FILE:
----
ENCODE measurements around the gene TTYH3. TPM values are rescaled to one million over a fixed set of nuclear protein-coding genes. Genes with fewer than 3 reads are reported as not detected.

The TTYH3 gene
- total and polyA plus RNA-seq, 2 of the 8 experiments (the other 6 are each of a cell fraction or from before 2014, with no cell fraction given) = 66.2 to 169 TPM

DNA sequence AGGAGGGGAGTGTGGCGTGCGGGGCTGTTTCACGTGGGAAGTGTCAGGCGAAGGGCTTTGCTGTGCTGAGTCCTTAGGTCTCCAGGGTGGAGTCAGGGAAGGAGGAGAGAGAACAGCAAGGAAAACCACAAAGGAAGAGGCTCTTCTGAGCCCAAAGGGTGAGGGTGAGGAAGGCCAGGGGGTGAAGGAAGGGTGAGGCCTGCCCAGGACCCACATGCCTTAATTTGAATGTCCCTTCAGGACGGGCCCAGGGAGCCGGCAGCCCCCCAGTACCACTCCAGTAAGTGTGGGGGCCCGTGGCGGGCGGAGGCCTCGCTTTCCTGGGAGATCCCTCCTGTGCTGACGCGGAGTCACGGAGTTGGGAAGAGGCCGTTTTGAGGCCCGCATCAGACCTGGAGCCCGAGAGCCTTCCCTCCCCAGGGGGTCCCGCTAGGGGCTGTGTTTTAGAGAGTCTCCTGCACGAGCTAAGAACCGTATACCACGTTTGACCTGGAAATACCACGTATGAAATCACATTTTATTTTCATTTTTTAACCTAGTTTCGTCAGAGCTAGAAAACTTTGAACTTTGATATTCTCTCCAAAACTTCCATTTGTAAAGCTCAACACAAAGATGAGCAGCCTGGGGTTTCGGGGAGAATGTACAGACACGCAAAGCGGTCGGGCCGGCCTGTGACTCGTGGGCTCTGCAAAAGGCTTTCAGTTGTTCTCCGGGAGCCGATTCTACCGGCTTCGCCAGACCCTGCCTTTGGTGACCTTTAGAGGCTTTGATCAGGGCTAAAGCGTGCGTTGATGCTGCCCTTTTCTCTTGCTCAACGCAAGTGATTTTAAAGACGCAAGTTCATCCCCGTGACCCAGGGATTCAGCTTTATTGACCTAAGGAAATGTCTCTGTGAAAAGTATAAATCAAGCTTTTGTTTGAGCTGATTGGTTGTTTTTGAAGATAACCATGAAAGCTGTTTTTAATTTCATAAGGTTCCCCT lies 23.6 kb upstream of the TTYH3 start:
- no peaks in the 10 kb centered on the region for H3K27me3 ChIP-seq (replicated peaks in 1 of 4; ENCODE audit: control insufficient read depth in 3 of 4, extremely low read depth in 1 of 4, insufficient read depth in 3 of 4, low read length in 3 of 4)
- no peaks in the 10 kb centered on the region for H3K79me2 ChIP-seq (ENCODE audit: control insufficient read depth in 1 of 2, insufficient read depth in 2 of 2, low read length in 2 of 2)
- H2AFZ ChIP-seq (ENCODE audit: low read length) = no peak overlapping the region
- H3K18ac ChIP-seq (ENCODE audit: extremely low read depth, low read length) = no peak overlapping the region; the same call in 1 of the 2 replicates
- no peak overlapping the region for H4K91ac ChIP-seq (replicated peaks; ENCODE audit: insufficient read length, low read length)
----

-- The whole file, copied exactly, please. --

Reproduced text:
ENCODE measurements around the gene TTYH3. TPM values are rescaled to one million over a fixed set of nuclear protein-coding genes. Genes with fewer than 3 reads are reported as not detected.

The TTYH3 gene
- total and polyA plus RNA-seq, 2 of the 8 experiments (the other 6 are each of a cell fraction or from before 2014, with no cell fraction given) = 66.2 to 169 TPM

DNA sequence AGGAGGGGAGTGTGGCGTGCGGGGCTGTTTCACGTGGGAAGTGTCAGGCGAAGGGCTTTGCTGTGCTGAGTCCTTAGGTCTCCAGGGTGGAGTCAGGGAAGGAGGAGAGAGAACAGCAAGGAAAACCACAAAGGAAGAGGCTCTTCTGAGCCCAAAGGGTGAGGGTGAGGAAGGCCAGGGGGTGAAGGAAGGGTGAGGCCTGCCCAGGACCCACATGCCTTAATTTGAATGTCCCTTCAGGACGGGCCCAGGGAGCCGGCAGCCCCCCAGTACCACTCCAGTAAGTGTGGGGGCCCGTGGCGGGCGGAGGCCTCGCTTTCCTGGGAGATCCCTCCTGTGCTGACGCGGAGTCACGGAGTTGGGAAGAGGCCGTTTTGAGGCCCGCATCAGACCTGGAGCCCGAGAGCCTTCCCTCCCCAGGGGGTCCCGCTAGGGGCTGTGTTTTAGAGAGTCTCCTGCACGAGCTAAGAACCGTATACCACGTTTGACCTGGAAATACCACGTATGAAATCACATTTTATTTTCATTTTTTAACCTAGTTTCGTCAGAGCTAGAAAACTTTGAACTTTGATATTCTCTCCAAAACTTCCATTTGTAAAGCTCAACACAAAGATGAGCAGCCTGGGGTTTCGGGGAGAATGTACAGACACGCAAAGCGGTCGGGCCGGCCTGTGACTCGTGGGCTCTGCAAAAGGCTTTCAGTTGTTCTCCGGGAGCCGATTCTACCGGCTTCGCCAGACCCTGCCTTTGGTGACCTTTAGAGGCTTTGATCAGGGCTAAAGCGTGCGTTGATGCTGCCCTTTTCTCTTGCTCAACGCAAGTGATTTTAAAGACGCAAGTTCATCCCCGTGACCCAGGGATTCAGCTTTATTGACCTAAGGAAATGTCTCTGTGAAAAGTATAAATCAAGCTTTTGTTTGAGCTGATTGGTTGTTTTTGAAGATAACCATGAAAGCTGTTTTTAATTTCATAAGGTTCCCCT lies 23.6 kb upstream of the TTYH3 start:
- no peaks in the 10 kb centered on the region for H3K27me3 ChIP-seq (replicated peaks in 1 of 4; ENCODE audit: control insufficient read depth in 3 of 4, extremely low read depth in 1 of 4, insufficient read depth in 3 of 4, low read length in 3 of 4)
- no peaks in the 10 kb centered on the region for H3K79me2 ChIP-seq (ENCODE audit: control insufficient read depth in 1 of 2, insufficient read depth in 2 of 2, low read length in 2 of 2)
- H2AFZ ChIP-seq (ENCODE audit: low read length) = no peak overlapping the region
- H3K18ac ChIP-seq (ENCODE audit: extremely low read depth, low read length) = no peak overlapping the region; the same call in 1 of the 2 replicates
- no peak overlapping the region for H4K91ac ChIP-seq (replicated peaks; ENCODE audit: insufficient read length, low read length)